AN abandoned castle and modern mansion on land gifted by a grateful Robert the Bruce after Bannockburn are on sale for a bargain £730,000.
Culdees Castle – the ultimate baronial fixer-upper – was last lived in 1968 and has been put on the market for the first time in almost 100 years.
And while the new owner is working on that, a seven-bedroom mansion in the 18-acre grounds provides plenty of accommodation.
Set in the pictureque village of Muthill, in Perthshire, the B-listed castle dates from 1810 and was built for Charles Drummond, whose clan were gifted the land by Robert the Bruce after the Battle of Bannockburn.
The beautiful castle lies in a state of disrepair and requires a complete renovation, although the “magnificent” spiral stone staircase remains intact.
In their description, sellers Galbraith say: “Culdees Castle was built in 1810 for Charles Drummond, whose clan was rewarded for fighting with Robert the Bruce, with lands in Perthshire, including that of Kildees and designed by James Gillespie Graham as a 2-3 storey mansion house .
“It was baronialised and extended with a new wing and chapel in 1867. The castle has been owned by the current family for 95 years. It was last lived in 1968.
It continues: “The castle today is in a state of disrepair, but has a magnificent stone spiral staircase leading to the upper floors of which the East wing roof is mainly intact.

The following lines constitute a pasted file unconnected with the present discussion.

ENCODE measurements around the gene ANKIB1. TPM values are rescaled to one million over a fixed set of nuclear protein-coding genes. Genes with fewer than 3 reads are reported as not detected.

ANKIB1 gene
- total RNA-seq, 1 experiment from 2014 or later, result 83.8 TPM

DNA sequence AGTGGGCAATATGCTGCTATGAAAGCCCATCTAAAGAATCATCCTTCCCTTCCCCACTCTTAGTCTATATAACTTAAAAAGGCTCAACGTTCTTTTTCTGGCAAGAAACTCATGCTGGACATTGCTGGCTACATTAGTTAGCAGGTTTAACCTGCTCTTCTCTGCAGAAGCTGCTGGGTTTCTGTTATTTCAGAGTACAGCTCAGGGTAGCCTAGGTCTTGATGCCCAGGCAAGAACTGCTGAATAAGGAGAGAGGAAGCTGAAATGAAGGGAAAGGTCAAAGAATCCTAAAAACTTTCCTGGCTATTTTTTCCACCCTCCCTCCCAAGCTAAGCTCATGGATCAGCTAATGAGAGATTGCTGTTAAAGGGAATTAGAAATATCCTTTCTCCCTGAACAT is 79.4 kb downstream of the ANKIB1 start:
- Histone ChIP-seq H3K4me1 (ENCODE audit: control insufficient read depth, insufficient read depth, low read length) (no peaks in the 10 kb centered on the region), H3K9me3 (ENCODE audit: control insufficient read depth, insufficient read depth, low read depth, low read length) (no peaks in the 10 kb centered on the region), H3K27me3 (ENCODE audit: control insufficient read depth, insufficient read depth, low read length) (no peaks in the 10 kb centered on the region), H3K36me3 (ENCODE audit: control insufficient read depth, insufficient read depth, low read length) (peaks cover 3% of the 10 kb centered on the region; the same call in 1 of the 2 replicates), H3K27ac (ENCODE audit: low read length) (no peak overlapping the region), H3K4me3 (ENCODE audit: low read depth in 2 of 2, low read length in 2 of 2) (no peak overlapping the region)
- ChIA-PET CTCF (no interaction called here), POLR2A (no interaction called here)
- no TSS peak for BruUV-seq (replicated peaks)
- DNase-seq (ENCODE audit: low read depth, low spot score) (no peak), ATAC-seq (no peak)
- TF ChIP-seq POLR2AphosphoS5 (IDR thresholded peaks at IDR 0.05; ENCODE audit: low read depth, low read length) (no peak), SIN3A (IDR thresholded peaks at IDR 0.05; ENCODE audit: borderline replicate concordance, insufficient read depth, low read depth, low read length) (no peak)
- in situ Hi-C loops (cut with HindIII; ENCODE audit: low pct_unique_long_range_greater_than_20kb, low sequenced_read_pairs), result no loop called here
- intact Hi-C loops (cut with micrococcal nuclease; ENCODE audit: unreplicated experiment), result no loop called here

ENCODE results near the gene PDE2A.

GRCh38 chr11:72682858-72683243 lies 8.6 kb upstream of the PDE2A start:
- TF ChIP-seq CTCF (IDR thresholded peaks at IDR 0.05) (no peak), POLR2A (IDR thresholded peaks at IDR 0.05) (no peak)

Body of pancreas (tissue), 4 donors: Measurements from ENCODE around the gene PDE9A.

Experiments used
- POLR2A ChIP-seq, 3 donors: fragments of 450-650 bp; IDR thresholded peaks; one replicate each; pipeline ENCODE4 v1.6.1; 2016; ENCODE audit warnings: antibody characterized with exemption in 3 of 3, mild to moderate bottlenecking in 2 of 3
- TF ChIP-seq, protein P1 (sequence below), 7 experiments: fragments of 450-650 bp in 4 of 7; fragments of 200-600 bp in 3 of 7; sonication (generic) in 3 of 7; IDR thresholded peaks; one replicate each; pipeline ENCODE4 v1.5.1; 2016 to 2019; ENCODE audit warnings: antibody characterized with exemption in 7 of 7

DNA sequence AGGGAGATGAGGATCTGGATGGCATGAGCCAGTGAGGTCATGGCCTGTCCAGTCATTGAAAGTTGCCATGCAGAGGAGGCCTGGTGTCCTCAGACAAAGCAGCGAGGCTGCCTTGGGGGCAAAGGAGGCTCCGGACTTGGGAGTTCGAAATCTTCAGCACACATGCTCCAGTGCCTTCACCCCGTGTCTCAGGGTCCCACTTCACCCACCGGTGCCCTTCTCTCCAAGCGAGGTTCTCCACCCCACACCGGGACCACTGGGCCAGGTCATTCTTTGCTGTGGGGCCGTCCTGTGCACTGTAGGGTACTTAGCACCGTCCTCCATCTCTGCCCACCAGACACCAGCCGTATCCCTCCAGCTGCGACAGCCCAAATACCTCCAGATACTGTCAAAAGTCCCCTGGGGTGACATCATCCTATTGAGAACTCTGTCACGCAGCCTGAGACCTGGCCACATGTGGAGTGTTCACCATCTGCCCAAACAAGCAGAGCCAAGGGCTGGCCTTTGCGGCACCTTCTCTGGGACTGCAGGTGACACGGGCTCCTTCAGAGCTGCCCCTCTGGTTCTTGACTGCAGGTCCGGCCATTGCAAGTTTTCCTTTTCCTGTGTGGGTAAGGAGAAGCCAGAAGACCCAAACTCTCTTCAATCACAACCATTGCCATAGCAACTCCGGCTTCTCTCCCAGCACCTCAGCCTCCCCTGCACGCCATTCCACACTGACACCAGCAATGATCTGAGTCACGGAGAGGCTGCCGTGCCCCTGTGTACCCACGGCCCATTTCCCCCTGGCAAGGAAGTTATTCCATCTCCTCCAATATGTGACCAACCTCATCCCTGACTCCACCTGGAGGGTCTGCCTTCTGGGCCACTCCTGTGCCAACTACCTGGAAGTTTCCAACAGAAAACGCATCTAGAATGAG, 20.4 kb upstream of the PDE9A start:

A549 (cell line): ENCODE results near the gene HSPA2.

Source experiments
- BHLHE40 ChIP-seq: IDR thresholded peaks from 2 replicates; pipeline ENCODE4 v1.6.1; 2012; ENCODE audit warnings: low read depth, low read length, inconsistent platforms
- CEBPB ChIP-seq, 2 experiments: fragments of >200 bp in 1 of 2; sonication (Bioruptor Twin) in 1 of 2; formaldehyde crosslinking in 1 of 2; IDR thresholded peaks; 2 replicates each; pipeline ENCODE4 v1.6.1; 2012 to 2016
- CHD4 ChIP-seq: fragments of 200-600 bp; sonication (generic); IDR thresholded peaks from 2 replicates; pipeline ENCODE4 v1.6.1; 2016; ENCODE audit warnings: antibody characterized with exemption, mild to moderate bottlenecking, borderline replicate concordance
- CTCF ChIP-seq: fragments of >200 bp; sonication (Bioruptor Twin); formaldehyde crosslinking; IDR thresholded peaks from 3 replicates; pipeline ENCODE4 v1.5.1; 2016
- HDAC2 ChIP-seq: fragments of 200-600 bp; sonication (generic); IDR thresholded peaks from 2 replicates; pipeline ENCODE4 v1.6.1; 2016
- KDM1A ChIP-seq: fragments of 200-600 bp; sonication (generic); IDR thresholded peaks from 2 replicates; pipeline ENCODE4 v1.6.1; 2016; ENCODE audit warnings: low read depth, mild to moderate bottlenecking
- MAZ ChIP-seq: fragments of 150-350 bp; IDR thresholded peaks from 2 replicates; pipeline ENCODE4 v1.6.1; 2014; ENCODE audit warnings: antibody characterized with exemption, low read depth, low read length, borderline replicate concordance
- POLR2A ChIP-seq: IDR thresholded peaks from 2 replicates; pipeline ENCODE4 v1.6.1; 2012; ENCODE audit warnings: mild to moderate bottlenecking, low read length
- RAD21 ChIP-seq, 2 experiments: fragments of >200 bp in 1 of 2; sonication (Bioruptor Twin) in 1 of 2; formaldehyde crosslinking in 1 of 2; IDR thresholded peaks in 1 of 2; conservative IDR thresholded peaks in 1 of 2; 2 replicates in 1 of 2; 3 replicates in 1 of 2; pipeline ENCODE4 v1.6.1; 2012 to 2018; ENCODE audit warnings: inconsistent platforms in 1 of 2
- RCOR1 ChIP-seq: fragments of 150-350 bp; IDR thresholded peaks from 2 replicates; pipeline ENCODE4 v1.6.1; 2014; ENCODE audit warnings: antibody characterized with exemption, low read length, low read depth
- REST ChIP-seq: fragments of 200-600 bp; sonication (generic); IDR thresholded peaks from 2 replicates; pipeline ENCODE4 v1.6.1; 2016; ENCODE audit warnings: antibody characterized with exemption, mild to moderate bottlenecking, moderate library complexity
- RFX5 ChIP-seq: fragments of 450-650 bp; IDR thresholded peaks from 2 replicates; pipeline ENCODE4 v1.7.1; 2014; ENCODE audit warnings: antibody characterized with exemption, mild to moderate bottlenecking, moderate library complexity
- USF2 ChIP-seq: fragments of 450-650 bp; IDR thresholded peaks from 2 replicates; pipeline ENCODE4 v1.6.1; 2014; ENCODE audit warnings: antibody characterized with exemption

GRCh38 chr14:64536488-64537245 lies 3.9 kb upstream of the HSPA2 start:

“There is also some exceptional stonework in the castle.”
Directly next door to the castle is the relatively modern mansion, featuring five reception rooms and a tree-lined driveway.
Galbraith add in their brochure: “Culdees mansion house is situated to the west of the castle and is a detached two storey family house.
“The property enjoys a magnificent position, overlooking the valley of Strathearn towards the Sma’ Glen and offers a peaceful setting with some exceptional mature trees in the well kept surrounding gardens.
“It is an ideal family home in its own right and would also be an excellent residence whilst restoring the castle.”
Black and white photos of Culdees Castle – which has belonged to the same family for the past 95 years – show the elegant country home during its finer days.
The images, from 1967 – a year before it was abandoned – provide a glimpse at what life would have been like in the stately house.
However, current photos show trees growing from the inside of the building and ivy having taken over large areas of the external walls.
The land on which the castle was built was gifted to the Drummond clan afterthe son of Cheif Malcom Beg, also known as Sir Malcom, fought at the Battle of Bannockburn in 1314.
Prior to the battle, Malcom of Drummond was credited with the deployment of caltropes – iron spikes which, when thrown onto the ground, always have one spike uppermost. These injure horses and throw their riders and
After the battle the clan was given lands in Perthshire by King Robert I, better known as Robert the Bruce.
James Gillespie Graham, designer of the former grand home, was also notable for designing some of Scotland’s most well-known buildings.
Some of his principal churches include St Andrew’s Cathedral in Glasgow and the imposing Highland Tolbooth Church – now known as the The Hub – in Edinburgh.